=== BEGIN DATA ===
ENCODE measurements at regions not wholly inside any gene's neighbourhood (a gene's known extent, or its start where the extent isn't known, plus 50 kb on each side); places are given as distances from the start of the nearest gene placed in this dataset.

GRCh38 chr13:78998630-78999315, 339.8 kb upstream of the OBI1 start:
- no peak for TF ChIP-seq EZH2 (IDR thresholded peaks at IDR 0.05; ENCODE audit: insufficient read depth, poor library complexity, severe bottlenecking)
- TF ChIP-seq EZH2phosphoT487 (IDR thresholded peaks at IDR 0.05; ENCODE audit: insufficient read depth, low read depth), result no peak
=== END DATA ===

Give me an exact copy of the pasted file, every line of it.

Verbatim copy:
ENCODE measurements at regions not wholly inside any gene's neighbourhood (a gene's known extent, or its start where the extent isn't known, plus 50 kb on each side); places are given as distances from the start of the nearest gene placed in this dataset.

GRCh38 chr13:78998630-78999315, 339.8 kb upstream of the OBI1 start:
- no peak for TF ChIP-seq EZH2 (IDR thresholded peaks at IDR 0.05; ENCODE audit: insufficient read depth, poor library complexity, severe bottlenecking)
- TF ChIP-seq EZH2phosphoT487 (IDR thresholded peaks at IDR 0.05; ENCODE audit: insufficient read depth, low read depth), result no peak